Disruptions Will Affect Apple’s Performance Quickly
Apple may have the upper hand initially, but just as with smartphones and tablets the market is prone to several disruptions. As Apple is trying to satisfy two different breeds of hand-wearable device – Smart band and Smart Watch – Fitbit and Jawbone will have the advantage of low-priced products in the near-future, but competition is sure to escalate. This will in turn push the prices of smart-bands even further down, and match the prices of basic bands. With the market poised to grow to 373 million units by 2020, this is a segment with enormous opportunity. The current trends bear characteristics similar to the feature phone market, which was several disrupted when smartphones began to appear.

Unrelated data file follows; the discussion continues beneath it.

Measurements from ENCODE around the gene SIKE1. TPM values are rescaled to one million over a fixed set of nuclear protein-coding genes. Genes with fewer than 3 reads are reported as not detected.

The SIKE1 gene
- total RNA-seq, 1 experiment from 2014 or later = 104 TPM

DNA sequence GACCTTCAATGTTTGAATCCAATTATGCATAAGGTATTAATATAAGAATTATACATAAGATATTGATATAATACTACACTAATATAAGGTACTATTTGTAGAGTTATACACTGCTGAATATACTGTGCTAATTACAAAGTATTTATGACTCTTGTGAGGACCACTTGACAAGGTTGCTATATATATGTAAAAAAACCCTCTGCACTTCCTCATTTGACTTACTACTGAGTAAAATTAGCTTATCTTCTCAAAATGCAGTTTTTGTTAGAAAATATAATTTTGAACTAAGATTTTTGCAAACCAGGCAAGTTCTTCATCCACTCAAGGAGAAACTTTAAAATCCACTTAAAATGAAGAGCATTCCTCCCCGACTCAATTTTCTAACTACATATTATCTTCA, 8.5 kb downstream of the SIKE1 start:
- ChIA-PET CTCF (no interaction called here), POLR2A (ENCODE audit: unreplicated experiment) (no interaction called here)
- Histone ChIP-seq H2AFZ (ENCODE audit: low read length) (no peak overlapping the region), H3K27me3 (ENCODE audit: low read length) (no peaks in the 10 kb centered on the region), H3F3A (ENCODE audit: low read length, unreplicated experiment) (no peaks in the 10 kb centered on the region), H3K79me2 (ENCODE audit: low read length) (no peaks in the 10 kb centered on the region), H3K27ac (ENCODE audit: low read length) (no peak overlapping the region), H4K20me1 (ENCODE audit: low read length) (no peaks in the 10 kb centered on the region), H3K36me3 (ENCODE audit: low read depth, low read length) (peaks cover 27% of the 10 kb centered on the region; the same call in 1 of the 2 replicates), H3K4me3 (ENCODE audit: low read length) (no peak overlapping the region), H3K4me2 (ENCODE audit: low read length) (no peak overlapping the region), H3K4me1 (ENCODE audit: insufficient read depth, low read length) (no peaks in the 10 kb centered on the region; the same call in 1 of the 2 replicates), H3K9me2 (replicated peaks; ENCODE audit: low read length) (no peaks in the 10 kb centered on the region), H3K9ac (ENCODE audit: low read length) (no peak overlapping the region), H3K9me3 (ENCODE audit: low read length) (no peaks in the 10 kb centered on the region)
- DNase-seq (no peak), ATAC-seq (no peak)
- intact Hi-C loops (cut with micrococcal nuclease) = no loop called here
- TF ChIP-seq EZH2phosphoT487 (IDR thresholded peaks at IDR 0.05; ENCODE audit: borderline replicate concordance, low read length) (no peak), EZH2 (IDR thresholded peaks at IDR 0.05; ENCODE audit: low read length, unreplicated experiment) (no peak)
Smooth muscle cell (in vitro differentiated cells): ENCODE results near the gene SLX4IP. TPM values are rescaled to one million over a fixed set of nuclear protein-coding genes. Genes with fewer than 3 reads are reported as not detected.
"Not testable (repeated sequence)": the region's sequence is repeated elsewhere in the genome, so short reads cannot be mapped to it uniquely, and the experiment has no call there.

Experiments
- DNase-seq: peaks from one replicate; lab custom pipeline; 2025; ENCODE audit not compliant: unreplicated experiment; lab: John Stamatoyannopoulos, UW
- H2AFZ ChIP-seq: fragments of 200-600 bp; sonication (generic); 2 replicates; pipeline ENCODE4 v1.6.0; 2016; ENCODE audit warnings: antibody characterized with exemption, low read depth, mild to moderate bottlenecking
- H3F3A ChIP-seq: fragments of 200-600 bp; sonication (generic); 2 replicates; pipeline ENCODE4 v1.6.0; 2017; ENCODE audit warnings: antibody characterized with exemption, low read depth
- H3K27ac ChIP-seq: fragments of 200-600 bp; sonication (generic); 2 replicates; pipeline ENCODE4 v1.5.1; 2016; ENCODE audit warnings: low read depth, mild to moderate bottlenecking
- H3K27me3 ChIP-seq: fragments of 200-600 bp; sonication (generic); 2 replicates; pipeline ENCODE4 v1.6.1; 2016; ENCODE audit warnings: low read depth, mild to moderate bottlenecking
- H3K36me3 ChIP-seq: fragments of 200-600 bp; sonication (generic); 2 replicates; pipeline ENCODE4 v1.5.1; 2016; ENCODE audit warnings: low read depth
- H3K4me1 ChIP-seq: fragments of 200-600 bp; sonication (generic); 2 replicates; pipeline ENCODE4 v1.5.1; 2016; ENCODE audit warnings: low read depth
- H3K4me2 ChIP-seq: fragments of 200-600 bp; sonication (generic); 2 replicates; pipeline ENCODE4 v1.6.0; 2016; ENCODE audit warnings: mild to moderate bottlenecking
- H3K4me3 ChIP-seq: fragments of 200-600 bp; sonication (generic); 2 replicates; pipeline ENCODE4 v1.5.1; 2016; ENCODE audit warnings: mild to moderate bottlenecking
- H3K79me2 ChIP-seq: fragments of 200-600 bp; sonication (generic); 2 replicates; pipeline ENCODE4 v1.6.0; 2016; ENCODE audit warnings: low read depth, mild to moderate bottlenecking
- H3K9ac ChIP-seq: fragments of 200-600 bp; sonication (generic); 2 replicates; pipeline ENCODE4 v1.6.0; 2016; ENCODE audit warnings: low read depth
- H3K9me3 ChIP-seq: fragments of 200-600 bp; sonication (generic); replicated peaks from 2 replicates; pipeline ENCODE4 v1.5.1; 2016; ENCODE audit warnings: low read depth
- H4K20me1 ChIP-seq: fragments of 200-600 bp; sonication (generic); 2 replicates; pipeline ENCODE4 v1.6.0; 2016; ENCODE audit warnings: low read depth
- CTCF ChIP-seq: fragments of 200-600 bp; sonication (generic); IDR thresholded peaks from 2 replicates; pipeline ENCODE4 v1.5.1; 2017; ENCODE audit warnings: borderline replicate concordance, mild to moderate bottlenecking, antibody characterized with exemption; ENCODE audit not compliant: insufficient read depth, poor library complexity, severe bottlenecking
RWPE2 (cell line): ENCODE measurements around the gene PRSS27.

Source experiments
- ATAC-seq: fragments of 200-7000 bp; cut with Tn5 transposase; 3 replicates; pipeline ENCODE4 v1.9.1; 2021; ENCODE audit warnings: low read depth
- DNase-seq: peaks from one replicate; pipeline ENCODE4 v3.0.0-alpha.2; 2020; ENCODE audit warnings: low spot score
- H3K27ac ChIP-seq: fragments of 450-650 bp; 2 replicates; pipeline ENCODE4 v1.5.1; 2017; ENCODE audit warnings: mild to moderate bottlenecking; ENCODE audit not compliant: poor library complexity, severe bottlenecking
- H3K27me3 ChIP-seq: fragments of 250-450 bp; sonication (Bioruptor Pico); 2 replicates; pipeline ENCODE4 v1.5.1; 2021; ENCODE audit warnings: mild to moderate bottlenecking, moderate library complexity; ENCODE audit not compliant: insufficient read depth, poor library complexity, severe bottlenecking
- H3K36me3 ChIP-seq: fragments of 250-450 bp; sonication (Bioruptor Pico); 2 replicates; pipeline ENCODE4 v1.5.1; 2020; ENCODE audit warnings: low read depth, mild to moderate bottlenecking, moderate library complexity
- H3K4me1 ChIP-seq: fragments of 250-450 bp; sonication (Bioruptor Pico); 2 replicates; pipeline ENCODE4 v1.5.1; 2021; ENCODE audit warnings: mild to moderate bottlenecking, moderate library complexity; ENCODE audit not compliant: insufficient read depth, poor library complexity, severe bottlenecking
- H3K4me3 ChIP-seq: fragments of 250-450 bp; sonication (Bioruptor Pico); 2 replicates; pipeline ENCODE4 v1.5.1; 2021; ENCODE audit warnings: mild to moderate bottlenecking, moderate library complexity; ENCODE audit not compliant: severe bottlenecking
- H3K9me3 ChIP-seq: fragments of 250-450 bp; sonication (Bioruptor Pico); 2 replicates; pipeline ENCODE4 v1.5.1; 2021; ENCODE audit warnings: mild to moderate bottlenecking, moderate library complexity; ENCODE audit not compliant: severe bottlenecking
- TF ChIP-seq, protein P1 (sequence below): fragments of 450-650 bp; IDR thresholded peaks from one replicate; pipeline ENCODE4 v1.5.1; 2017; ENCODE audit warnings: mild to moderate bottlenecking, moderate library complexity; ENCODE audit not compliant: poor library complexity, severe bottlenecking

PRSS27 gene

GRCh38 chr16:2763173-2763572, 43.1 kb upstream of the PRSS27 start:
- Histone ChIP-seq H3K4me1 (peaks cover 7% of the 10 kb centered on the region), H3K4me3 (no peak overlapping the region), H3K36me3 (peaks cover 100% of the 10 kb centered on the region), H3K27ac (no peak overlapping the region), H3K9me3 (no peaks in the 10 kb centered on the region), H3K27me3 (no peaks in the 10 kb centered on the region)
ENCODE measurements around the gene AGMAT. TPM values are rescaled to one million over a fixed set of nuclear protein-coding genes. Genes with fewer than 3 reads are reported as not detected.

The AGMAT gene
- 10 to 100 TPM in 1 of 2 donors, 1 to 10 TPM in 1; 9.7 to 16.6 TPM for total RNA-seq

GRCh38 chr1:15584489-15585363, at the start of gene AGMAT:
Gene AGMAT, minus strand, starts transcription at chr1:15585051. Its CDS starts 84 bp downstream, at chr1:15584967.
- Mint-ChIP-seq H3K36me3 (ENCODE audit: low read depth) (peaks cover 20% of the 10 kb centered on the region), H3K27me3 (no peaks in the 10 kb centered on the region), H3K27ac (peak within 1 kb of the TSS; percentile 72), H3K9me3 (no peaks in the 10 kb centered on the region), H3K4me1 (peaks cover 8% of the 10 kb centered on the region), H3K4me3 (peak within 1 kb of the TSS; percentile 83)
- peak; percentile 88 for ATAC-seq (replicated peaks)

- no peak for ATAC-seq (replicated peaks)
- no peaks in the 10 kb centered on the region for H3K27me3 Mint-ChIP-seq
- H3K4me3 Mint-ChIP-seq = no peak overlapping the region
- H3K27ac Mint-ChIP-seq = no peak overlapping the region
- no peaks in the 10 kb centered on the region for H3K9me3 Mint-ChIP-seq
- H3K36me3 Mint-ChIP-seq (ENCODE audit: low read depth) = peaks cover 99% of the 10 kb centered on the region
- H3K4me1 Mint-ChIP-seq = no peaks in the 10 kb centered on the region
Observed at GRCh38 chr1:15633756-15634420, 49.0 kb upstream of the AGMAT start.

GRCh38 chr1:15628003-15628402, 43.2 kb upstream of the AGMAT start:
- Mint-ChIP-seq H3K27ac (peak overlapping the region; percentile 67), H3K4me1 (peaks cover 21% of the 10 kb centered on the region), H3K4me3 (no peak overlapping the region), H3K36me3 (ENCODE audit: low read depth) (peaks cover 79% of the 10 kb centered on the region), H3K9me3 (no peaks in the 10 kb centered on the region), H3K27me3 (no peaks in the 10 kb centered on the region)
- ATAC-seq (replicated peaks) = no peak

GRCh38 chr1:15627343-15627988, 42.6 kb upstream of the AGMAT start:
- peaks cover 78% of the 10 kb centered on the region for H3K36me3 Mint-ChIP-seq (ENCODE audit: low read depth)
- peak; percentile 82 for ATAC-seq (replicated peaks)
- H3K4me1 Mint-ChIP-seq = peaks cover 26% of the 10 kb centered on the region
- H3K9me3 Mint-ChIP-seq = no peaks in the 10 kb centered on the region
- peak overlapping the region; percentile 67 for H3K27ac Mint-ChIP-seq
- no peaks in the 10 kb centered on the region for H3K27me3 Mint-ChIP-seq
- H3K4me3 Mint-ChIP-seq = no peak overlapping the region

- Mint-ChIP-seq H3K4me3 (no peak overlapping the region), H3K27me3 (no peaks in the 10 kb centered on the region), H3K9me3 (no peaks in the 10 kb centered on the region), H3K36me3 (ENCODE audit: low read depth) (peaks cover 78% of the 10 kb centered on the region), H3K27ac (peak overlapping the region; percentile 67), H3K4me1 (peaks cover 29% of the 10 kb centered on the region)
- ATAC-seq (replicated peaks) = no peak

Apple still has plenty of opportunities ahead in the coming months with the release of the iPhone 6 and iPhone 6 plus. Million of units of both devices are expected to be shipped worldwide and trigger Apple’s biggest iPhone upgrade cycle. If the Apple Watch can match the iPhone’s success, the company will have transformed the world once again. For now, though, Apple’s Watch has been criticized for being overpriced and under-innovative, but it has undoubtedly re-ignited interest in a device that has long been considered obsolete. However, it would be also interesting to see how Apple could kill two birds with one stone!
Considering most people do not wear watches or even glasses would a smart necklace like this one ( http://bragnews.com/?p=2332 ) be the answer for mass adoption of wearables
Come on – Don’t act like the iSheep – and pull your self together.
Nathillien they screwed up on the maps apples doom coming this year 88